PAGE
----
Rushing Offense: Pending LT Cam Robinson, the entire offensive line could return in 2021. Continuity matters, even when the unit ranked 18th in rushing EPA the year prior. With the offensive line back and quarterback upgraded, James Robinson should have an easier time running between the tackles following his RB7 per-game fantasy season. Assuming the new staff gives him another year as the starter, Robinson is a candidate for back-to-back 1,000-yard seasons because it’s highly unlikely that the Jaguars finish last in rush attempts and last in percentage of snaps leading. Still, the Jaguars need to find one more serviceable running back. Robinson’s 90-percent snap share from 2020 isn’t sustainable long term, and Chris Thompson is headed for free agency. A Day 3 pick or cheap veteran should do the trick.



Base Defense

Notable Backups


Cover 1 Man


% of Plays




C.J. Henderson

Chris Claybrooks




CB (Slot)




Andrew Wingard



Jarrod Wilson



Myles Jack



Joe Schobert


DT (1T)

DaVon Hamilton


DT (3T)

Doug Costin

Taven Bryan


Josh Allen



K’Lavon Chaisson



Defensive Coordinator: New DC Joe Cullen is a long-time defensive line coach, most recently with the Ravens from 2016-2020. In Baltimore, the Ravens were among the most aggressive defenses annually. They mostly played single-high coverage -- they were 4th in Cover 1 man (44%) and 19th in Cover 3 zone (19%) -- and finished second in blitz rate (40%). An approach that aggressive absolutely requires high-end corners. In this coverage breakdown video, Urban Meyer mentioned that to play Cover 1 defense (and to a lesser extent Cover 3) a coordinator needs stars at corner. Good thing the Jaguars just spent a first on CB C.J. Henderson and have an absurd amount of cap space. I’m expecting this unit to take some chances on defense with the blitz, while prioritizing cornerback play in the draft and free agency.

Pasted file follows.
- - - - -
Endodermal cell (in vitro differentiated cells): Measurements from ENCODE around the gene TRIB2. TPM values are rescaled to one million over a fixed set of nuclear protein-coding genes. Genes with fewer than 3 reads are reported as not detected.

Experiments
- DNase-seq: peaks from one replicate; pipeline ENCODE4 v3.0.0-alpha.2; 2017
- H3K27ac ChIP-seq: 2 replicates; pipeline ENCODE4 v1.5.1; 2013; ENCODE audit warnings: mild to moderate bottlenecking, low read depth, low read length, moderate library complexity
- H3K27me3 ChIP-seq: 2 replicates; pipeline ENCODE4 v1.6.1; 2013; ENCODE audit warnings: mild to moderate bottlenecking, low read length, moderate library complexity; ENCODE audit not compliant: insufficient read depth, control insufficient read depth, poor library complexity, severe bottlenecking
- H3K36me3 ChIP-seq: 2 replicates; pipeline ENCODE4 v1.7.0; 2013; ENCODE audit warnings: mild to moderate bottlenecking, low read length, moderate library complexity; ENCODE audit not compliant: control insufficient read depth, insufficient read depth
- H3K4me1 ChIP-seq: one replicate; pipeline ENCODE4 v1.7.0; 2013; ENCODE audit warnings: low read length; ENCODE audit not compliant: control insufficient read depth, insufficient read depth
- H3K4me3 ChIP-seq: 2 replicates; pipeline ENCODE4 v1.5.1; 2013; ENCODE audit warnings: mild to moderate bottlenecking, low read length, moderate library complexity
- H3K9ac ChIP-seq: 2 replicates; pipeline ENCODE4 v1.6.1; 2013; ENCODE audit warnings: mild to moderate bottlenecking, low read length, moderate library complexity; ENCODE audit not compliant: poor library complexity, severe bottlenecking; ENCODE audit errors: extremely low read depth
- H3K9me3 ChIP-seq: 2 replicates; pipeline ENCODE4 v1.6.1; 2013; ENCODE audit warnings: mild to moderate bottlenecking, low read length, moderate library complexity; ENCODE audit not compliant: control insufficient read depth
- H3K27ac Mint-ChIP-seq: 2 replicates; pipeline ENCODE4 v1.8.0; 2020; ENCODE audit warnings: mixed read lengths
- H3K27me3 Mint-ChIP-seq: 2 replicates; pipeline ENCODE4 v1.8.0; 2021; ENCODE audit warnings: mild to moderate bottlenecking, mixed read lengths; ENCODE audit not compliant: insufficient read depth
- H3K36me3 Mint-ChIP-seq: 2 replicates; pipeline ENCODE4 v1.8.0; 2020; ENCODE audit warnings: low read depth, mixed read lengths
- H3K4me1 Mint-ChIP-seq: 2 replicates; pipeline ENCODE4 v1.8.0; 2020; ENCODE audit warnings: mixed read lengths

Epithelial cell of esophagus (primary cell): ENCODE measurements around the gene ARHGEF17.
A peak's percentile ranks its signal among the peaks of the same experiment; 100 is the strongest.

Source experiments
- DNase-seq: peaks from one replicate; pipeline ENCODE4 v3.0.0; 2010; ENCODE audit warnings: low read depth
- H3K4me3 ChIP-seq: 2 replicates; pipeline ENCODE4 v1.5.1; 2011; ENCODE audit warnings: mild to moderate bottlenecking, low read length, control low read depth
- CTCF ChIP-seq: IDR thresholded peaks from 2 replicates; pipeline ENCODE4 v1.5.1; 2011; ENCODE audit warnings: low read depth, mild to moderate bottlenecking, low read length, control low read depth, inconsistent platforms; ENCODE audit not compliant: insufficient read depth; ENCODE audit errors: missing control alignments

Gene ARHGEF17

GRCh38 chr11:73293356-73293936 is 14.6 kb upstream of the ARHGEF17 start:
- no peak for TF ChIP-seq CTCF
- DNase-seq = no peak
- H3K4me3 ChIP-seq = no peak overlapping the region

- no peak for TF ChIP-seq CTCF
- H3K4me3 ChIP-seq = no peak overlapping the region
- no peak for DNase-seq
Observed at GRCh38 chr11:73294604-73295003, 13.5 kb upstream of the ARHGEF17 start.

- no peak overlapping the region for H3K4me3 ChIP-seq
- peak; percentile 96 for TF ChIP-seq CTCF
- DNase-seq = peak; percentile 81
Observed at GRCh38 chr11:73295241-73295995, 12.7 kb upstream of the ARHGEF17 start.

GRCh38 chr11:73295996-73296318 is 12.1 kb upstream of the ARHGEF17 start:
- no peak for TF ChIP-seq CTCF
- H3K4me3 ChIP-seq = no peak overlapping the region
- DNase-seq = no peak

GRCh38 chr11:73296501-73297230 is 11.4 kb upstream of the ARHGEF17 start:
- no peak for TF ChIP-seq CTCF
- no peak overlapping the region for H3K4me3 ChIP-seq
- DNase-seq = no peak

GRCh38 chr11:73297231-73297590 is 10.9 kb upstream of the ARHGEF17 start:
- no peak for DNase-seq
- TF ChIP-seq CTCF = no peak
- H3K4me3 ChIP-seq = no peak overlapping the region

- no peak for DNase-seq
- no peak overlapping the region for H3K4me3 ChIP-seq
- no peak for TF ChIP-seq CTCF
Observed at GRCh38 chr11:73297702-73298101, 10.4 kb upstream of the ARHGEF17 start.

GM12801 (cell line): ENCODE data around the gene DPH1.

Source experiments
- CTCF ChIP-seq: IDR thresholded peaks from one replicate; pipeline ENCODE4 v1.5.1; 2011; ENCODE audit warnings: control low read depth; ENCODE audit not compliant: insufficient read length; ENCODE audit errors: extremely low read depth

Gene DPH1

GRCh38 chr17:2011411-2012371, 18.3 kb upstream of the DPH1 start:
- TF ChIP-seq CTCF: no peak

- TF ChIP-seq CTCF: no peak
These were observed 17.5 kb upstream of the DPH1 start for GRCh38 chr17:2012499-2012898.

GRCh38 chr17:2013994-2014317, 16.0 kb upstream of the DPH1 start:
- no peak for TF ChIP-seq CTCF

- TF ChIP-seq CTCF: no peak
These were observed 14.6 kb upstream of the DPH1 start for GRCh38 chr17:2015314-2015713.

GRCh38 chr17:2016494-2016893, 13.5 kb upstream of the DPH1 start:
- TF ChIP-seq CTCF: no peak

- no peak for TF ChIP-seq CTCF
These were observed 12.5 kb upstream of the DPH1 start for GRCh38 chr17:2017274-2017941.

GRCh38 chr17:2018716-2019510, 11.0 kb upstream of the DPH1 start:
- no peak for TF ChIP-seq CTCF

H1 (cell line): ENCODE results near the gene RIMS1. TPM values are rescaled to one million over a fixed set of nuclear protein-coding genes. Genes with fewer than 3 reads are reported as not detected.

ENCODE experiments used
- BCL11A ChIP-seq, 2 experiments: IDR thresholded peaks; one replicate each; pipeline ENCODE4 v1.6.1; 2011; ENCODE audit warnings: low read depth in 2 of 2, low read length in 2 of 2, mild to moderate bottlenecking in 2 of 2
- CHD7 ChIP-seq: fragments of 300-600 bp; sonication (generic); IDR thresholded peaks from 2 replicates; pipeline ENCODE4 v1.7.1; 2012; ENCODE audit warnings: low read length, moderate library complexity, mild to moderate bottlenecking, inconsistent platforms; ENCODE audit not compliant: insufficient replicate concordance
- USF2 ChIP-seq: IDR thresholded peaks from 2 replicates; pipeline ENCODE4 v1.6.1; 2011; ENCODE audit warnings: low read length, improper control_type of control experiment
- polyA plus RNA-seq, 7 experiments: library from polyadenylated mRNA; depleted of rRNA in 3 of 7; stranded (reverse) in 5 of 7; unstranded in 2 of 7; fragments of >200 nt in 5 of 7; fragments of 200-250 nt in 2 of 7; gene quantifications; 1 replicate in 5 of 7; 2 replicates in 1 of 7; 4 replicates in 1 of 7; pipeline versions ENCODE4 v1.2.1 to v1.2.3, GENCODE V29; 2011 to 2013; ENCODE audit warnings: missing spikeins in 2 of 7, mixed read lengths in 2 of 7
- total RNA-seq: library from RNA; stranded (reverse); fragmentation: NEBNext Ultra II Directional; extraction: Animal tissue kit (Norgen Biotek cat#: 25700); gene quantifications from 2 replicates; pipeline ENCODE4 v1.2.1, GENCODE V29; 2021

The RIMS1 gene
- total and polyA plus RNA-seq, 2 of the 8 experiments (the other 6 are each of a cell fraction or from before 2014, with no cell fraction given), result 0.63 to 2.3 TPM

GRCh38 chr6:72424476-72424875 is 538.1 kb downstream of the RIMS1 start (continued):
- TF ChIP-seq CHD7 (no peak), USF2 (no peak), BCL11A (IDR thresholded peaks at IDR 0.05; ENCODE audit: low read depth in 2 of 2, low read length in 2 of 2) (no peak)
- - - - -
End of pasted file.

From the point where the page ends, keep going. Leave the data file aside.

Passing Defense: Opposing offenses had the seventh-highest neutral pass rate against the Jaguars last season, meaning teams were choosing to pass against them. Not a great sign. C.J. Henderson flashed early in his rookie season and has the traits to be a shadow corner. The rest of the cornerback depth chart needs work with three contributors headed for free agency. Neither safety -- Jarrod Wilson or Andrew Wingard -- are difference makers, so the defensive back group essentially has one centerpiece and little else. That’s why the Jaguars Defense allowed the second-most points and ranked 31st in passing EPA per dropback. Up front, Josh Allen (2.0 sacks) and K’Lavon Chaisson (1.0 sacks) disappointed off the edge in 2020, but their athleticism, youth, and high draft capital make the edge rusher position a wait-and-see spot. Allen was really good as a rookie (12.0 sacks) in 2019, too. 

Rushing Defense: The Jaguars’ defensive strength, if any, is at linebacker with Myles Jack and Joe Schobert locking up starting spots, but even Schobert was a liability at times. He’s just not going anywhere on his current contract (5 for $54M signed in 2020). Jacksonville’s interior defensive line is interesting as both of their 2020 starters -- DaVon Hamilton (1T) and Doug Costin (3T) -- were rookies. They showed just enough to make other positions bigger priorities, especially with former first-rounder Taven Bryan in the rotation, but it’s still more of a weakness than strength. Overall, only Jack seems like a plus starter against the run, which explains why the Jaguars were 23rd in rushing EPA defense last season.


Jaguars Defense


Jaguars Team Needs

1. Quarterback - The Jaguars didn’t take quarterback very seriously heading into 2020 with their eyes on Trevor Lawrence. Considered a prospect on Andrew Luck levels, Lawrence could transform the franchise immediately, especially with the Jaguars’ cap space and draft capital.